Friday, February 25, 2005

A follow-up on THON ...

A reader named Steve commented that he was unable to get into PSU's Rec Hall to actually see the dancers last weekend. This appears to have been on top of the traditional lock-down of the building the organizers authorize (I think it still works this way) so that there isn't a crush of people into the hall at the last minute to watch the final moments.

THON, while raising a lot of money for a great cause, has often had its critics, me included. Most of the complaints fall under the following category: Unhealthy or questionable means for a worthwhile end.

Chiefly in my mind: Is it really necessary to "dance"/stay up for 48 hours? Why not 40? Or 30, even? I doubt the amount of money would be affected at all. It's not like people are donating by how many hours you can actually stay up. While this may be the scheme in other dance marathons, THON has developed over the years and now the assumption is that all 700+ dancers will be able to make it -- come sleep-deprived hallucinations and weeping bouts -- through all 48. Obviously, it's humanly possible, and it adds to the whole idea of joining in the suffering that kids with cancer must endure, but it really disrupts a good deal of the dancers' lives. If the event weren't so long, the physical prep time (in terms of actually getting ready for the event -- not the fundraising, etc.) and the physical recovery time would be shorter, I'd imagine. Never having danced, I don't know for sure.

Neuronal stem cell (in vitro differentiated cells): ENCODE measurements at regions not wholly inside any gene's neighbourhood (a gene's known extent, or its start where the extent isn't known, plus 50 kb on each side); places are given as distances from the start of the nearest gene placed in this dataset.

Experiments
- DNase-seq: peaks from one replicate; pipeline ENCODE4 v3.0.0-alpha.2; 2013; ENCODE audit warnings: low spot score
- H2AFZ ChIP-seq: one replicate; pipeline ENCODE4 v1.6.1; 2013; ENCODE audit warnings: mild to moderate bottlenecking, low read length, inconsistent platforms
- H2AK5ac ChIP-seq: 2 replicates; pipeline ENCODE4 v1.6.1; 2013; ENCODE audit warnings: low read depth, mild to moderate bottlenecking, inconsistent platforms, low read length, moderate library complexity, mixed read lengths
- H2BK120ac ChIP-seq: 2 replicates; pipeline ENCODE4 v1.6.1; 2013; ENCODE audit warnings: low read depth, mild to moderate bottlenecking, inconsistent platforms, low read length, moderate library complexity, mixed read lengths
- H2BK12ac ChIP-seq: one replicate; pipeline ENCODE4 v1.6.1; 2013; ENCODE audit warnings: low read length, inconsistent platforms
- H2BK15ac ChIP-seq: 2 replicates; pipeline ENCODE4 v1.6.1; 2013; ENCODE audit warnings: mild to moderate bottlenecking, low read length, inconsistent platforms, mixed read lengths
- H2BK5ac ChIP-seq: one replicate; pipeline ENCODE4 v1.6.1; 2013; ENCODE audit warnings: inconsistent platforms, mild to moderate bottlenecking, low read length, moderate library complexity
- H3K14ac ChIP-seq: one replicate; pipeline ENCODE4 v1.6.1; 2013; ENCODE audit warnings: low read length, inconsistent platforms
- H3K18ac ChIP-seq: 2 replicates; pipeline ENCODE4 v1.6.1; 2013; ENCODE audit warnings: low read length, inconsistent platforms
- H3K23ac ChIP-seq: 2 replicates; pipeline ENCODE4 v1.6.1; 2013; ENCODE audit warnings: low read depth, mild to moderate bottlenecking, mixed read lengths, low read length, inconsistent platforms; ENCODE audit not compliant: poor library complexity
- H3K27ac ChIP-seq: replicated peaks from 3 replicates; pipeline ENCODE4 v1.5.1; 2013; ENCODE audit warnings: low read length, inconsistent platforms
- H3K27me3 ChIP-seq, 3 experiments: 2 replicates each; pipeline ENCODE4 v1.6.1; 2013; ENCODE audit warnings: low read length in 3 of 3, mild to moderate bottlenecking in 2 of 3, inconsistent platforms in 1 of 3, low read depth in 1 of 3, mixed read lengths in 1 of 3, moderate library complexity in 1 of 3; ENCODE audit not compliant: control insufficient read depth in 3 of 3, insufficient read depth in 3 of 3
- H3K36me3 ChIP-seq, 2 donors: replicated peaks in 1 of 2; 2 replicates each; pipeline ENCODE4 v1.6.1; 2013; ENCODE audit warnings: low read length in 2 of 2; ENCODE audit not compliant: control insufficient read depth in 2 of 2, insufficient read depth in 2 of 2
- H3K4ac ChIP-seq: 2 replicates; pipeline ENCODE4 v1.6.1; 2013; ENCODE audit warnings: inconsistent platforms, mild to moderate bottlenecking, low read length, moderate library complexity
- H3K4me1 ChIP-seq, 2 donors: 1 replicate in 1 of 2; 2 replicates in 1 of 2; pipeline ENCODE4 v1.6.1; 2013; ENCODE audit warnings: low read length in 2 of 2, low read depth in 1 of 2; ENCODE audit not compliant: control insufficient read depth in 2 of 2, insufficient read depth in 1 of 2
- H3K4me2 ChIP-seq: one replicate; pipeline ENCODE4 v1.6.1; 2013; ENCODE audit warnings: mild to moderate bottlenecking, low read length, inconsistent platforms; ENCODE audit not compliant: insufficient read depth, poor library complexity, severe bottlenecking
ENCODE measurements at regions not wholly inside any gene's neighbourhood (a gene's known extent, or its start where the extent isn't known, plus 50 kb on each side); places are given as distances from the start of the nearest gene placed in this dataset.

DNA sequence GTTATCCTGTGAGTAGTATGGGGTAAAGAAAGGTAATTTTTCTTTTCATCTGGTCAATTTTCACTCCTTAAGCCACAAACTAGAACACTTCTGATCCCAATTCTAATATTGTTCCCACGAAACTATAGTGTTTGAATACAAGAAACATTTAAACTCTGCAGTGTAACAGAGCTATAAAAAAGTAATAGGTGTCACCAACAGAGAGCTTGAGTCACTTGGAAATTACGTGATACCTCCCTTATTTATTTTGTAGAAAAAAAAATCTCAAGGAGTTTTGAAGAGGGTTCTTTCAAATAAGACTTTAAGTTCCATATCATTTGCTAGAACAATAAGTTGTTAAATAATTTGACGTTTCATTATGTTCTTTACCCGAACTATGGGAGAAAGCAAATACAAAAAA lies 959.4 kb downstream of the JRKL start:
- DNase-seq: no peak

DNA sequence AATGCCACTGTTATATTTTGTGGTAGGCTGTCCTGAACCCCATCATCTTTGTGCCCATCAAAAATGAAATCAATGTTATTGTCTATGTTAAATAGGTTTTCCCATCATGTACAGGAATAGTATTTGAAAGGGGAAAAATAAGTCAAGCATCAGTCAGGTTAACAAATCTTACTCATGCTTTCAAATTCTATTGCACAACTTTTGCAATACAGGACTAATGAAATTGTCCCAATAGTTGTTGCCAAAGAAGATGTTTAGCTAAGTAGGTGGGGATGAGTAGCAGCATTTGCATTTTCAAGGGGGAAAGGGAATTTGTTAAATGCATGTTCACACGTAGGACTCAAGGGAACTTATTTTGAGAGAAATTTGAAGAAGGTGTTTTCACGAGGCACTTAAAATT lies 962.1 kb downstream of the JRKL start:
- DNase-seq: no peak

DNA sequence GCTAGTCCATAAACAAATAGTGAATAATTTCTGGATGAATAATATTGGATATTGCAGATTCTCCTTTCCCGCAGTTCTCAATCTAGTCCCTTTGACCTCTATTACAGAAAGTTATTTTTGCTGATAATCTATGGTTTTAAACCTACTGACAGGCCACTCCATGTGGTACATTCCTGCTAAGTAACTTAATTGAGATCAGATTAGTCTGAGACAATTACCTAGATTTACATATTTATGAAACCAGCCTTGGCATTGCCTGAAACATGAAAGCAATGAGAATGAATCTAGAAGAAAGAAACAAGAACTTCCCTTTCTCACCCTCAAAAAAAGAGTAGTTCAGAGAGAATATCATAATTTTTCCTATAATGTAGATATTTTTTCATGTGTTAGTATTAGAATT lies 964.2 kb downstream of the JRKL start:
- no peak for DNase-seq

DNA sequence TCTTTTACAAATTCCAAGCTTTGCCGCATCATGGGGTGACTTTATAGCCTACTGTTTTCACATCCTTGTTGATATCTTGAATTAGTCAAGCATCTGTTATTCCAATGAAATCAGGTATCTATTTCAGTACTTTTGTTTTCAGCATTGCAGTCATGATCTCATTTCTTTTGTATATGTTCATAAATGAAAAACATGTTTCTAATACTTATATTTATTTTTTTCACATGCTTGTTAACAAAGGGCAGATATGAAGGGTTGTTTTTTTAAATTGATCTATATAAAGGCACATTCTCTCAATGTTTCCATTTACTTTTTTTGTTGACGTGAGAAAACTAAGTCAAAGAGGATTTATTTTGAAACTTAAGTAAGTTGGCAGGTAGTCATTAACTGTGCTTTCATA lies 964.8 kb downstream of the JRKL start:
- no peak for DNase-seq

But it's an idea that a lot of people have suggested, only to be shot down by this assumption that it's FOR THE KIDS and thus all-means-necessary are A-OK. It's at that point we need to step back and remember: More than one road can lead to the same goal.

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